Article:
Turning Fear into Excitement

Perception is powerful. The way we perceive a situation can impact our emotions, words, and physiological responses. A roller coaster can either be thrilling or terrifying, depending on the way we think about it. We often believe that perceptions cannot be changed, as they feel so deeply engrained within us. However, we can change our perceptions and turn fear into excitement. In doing so, we can try new things, learn new skills, and achieve our goals.


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Fear vs. Excitement – What’s the Difference?

While we tend to believe that fear is a negative emotion, it has its purpose. If we had no fear whatsoever, we would cease avoiding dangerous situations that may harm us. There’s a reason our hearts pound and our adrenaline spikes when there’s a break-in at home. It prepares us to react in a way that will help us survive and overcome adversity.


However, excessive fear is not beneficial to anyone. We should not be getting panic attacks when we are stuck in a traffic jam or when we lose our keys. While these circumstances are certainly irritating, they are not life-threatening. What we fail to realize is that our response to a challenging situation is mostly due to us. We cannot control stresses, as life is not perfect. But we can control our responses to them, with discipline and a set of skills.


On the other hand, excitement is defined as a “great feeling of enthusiasm and eagerness to see or do something”. We may feel exhilarated or elated in anticipation of an event. Strangely enough, we may have a similar physiological response as we do when we are afraid. Adrenaline spikes, our heart beats a little faster, and our mind races a bit. However, our brain does not perceive excitement in a negative way; but in a pleasurable way. One psychologist claims that excitement is like a “good form of stress, often referred to as ‘eustress’. Our pulse quickens and our emotions surge, but there is no threat or fear involved.”


Tips to Turn Fear into Excitement

While some situations are never thrilling (i.e. losing our keys or getting stuck in a traffic jam), there are certain times in which it is appropriate to turn fear into excitement. A new job, a potential interview, a social gathering, or activities like parasailing are all circumstances that we choose to be afraid of or to get excited about. To view challenges as opportunities rather than terrifying endeavors, consider these tips -


· Change Self-Dialogue – So much of our perceptions are based on how we talk to ourselves. Rather than saying, “I’m too scared to ask for a raise,” say, “Maybe if I ask for this raise, I’ll get it. And if I do, we can finally afford to go on vacation this year.” It may feel silly or unusual at first, but after a while, you will start believing what you tell yourself. The mind-body connection is so powerful, that your physiological response will also change.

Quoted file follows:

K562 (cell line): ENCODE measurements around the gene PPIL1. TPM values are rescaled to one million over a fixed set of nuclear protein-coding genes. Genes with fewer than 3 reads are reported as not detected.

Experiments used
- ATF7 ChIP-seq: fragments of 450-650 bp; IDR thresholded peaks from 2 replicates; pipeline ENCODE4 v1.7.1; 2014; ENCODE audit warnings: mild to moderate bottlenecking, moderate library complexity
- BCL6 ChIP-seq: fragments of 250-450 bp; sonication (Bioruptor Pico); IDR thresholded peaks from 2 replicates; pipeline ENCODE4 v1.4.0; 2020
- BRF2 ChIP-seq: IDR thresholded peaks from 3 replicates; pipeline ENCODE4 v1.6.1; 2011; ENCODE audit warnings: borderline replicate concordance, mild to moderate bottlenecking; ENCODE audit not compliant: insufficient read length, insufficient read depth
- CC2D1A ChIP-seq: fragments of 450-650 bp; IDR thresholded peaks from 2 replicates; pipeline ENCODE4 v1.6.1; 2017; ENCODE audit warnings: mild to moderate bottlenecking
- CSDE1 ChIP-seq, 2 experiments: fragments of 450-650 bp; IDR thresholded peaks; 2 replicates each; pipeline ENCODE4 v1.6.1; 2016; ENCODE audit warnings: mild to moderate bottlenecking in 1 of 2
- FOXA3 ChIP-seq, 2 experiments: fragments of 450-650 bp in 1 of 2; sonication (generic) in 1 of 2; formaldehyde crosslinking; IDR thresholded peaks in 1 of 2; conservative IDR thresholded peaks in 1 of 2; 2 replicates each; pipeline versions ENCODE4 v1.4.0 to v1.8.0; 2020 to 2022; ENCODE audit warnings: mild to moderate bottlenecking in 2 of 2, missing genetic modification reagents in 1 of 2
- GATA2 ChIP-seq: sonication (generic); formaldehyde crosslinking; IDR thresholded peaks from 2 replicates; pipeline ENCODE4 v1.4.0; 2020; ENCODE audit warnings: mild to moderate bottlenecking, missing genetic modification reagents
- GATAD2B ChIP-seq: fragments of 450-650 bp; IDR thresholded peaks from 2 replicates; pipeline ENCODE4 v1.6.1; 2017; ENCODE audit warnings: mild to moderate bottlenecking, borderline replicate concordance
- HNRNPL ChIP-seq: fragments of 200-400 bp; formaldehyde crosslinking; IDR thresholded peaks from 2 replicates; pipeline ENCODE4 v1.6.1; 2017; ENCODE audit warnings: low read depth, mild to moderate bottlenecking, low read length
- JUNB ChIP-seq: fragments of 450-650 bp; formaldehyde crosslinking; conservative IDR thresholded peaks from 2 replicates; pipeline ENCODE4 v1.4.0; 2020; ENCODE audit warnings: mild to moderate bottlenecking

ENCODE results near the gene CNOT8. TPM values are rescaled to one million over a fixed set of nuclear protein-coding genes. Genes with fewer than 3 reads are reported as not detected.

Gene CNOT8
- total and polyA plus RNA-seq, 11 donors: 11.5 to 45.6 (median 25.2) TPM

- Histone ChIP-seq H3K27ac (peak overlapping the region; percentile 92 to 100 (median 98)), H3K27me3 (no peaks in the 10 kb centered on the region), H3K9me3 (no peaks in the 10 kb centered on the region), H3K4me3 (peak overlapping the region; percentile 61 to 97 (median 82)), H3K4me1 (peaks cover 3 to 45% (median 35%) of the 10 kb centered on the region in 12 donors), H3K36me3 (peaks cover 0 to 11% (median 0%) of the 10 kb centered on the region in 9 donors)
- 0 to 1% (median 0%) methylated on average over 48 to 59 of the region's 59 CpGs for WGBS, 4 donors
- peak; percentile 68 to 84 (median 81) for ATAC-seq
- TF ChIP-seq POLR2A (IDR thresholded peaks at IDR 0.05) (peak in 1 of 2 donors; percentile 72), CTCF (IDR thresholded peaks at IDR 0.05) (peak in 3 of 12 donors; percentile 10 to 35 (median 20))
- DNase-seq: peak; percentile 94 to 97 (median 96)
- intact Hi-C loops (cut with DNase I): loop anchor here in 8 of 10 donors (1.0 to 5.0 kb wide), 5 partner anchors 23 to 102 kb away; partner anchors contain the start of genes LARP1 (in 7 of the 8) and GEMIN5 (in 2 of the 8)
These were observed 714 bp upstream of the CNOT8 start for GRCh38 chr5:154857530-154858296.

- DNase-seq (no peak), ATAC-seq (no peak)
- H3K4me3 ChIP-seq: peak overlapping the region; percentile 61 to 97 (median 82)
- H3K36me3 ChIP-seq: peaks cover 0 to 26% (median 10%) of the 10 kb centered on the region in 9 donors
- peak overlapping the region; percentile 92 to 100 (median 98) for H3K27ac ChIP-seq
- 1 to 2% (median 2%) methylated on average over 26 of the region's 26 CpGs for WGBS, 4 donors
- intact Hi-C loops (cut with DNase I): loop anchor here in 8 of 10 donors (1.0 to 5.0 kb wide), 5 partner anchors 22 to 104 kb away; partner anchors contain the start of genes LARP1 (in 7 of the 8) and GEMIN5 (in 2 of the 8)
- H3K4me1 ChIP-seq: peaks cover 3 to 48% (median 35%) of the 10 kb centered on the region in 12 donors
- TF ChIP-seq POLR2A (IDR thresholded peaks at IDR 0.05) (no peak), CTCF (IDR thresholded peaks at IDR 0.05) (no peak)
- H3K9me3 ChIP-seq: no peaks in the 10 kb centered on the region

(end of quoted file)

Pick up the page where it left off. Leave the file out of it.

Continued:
· Do It Anyway – The best way to get over fear is to do what you need to do anyway. If you have a social event that you feel nervous about, don’t let the fear prevent you from going. Instead, use the positive self-dialogue a few days in advance and then make yourself go. Create an exit plan to feel like you have an out, just in case. You’ll find that these events are not as scary once you get there.

· Prepare, Prepare, Prepare – A lot of fear is due to feeling unprepared. If your anxiety is about a job interview, then prepare adequately for the job interview. Know exactly what to wear, what you’re going to say, and even practice with a friend if you want. When you feel prepared, you will lessen the anxiety and increase the excitement. You’ll know that you can ace the interview because you are capable and ready.

· Be Realistic – If you are afraid of airplanes, research airplane safety standards and even the low crash statistics (though this may make the anxiety worse). You’ll find that they are incredibly low. Recognize that your fear is not based on reality. Arm yourself with these statistics and repeat them to yourself when you start to feel nervous.

· Think About the End Goal – What’s your end goal? Do you want to get a raise, get a better job, visit a parent across the country, or have a fun time with your child at an amusement park? Picture yourself happily completing a scary situation and how proud you will feel of yourself. Think about how much better life will be for you once you’ve overcome your fear. This can help you get excited about healthy risk-taking.

· Find the Root Cause – There is typically a root cause to your fear. For example, fear of a social gathering may be due to that one time you forgot what you were going to say in middle school and everyone laughed at you. Recognize that past experiences do not dictate future experiences.

· Start Slow – You don’t need to go sky diving tomorrow. In fact, you don’t need to go skydiving at all. Think about some reasonable things you really want to do that you were too afraid to do. Make a list. Choose the easiest one first and then move on to the rest over time.

· Talk to Someone – If you still struggle with anxiety or depression, contact a therapist. He/she can help you turn your fears into excitement and support you on your journey towards wellness.


Do you always feel fear rather than excitement? If so, please contact Straight Talk Counseling at 714-828-2000 or visit our website at straighttalkcounseling.org One of our staff members would be happy to set up an appointment for you.